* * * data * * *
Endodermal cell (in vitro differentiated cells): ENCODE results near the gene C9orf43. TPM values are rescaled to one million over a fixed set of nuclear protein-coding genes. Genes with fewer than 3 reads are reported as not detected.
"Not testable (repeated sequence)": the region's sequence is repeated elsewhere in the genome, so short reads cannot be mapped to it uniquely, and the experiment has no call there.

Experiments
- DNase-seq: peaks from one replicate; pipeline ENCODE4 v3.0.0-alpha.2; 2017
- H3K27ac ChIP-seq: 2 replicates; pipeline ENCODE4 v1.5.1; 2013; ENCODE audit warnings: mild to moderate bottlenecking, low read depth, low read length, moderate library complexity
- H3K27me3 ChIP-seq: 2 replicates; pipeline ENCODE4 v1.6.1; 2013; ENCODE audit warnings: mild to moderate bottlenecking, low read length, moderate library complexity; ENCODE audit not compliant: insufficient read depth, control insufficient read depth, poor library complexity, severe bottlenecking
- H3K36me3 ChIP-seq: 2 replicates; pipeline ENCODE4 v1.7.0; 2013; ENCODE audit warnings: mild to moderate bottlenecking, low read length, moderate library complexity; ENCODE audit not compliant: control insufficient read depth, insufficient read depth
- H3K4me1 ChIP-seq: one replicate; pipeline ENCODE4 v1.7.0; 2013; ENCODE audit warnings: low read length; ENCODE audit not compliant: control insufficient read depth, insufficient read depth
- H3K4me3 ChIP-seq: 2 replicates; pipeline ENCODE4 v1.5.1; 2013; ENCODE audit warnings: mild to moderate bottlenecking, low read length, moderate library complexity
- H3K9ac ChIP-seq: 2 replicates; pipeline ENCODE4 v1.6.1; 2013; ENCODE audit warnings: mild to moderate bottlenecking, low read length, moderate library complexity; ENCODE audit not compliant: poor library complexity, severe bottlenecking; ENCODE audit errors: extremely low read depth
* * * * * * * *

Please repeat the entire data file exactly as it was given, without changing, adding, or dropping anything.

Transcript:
Endodermal cell (in vitro differentiated cells): ENCODE results near the gene C9orf43. TPM values are rescaled to one million over a fixed set of nuclear protein-coding genes. Genes with fewer than 3 reads are reported as not detected.
"Not testable (repeated sequence)": the region's sequence is repeated elsewhere in the genome, so short reads cannot be mapped to it uniquely, and the experiment has no call there.

Experiments
- DNase-seq: peaks from one replicate; pipeline ENCODE4 v3.0.0-alpha.2; 2017
- H3K27ac ChIP-seq: 2 replicates; pipeline ENCODE4 v1.5.1; 2013; ENCODE audit warnings: mild to moderate bottlenecking, low read depth, low read length, moderate library complexity
- H3K27me3 ChIP-seq: 2 replicates; pipeline ENCODE4 v1.6.1; 2013; ENCODE audit warnings: mild to moderate bottlenecking, low read length, moderate library complexity; ENCODE audit not compliant: insufficient read depth, control insufficient read depth, poor library complexity, severe bottlenecking
- H3K36me3 ChIP-seq: 2 replicates; pipeline ENCODE4 v1.7.0; 2013; ENCODE audit warnings: mild to moderate bottlenecking, low read length, moderate library complexity; ENCODE audit not compliant: control insufficient read depth, insufficient read depth
- H3K4me1 ChIP-seq: one replicate; pipeline ENCODE4 v1.7.0; 2013; ENCODE audit warnings: low read length; ENCODE audit not compliant: control insufficient read depth, insufficient read depth
- H3K4me3 ChIP-seq: 2 replicates; pipeline ENCODE4 v1.5.1; 2013; ENCODE audit warnings: mild to moderate bottlenecking, low read length, moderate library complexity
- H3K9ac ChIP-seq: 2 replicates; pipeline ENCODE4 v1.6.1; 2013; ENCODE audit warnings: mild to moderate bottlenecking, low read length, moderate library complexity; ENCODE audit not compliant: poor library complexity, severe bottlenecking; ENCODE audit errors: extremely low read depth